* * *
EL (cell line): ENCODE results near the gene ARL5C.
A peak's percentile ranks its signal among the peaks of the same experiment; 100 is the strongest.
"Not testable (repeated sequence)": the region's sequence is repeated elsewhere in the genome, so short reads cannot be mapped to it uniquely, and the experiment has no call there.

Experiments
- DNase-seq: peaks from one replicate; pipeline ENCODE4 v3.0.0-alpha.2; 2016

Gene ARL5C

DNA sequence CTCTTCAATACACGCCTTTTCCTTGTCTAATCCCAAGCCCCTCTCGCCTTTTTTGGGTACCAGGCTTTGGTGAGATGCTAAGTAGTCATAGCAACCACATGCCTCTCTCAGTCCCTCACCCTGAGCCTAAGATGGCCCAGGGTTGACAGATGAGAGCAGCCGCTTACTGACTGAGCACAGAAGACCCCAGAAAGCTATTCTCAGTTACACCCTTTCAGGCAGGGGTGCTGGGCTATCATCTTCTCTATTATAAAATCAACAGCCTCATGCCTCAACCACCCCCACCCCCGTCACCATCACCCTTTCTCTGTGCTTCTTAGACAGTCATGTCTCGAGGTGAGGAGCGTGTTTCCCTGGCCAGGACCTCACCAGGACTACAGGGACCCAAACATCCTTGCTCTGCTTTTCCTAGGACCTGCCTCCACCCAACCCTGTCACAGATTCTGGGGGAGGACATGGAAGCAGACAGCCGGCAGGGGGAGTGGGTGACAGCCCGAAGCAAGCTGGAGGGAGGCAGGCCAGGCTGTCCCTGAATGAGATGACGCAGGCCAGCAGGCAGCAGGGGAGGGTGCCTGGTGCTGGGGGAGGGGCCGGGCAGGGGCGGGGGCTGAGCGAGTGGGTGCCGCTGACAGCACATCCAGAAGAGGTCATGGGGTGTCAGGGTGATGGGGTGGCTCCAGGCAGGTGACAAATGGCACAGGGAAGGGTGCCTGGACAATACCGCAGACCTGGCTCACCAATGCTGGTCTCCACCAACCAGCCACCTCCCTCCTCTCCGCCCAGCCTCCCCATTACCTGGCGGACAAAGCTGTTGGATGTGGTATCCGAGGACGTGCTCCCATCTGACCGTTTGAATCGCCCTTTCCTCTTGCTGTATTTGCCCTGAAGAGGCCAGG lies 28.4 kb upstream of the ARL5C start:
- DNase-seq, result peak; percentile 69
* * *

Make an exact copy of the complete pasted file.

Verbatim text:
EL (cell line): ENCODE results near the gene ARL5C.
A peak's percentile ranks its signal among the peaks of the same experiment; 100 is the strongest.
"Not testable (repeated sequence)": the region's sequence is repeated elsewhere in the genome, so short reads cannot be mapped to it uniquely, and the experiment has no call there.

Experiments
- DNase-seq: peaks from one replicate; pipeline ENCODE4 v3.0.0-alpha.2; 2016

Gene ARL5C

DNA sequence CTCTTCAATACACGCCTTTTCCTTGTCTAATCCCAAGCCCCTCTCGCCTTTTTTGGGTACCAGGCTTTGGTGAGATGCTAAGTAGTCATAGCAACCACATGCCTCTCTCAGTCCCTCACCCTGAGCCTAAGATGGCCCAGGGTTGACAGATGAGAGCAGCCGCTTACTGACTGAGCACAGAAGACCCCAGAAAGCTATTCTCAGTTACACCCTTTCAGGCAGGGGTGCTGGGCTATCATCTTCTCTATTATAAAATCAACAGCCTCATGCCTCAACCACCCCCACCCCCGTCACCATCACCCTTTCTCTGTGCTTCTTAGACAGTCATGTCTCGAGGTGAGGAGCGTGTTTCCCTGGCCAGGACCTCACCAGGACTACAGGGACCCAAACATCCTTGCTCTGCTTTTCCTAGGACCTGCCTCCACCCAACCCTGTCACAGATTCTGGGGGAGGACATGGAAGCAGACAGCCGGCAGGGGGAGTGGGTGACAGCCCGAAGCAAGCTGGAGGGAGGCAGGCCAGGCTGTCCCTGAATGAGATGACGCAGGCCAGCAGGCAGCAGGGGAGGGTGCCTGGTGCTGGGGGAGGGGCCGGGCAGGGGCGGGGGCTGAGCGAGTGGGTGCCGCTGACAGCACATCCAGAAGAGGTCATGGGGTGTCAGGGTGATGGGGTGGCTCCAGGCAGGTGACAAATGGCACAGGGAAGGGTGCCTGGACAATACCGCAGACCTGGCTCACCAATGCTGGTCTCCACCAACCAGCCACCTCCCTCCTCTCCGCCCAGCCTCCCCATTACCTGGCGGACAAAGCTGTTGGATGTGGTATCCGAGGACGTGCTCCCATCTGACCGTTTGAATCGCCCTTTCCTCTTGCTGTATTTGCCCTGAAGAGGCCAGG lies 28.4 kb upstream of the ARL5C start:
- DNase-seq, result peak; percentile 69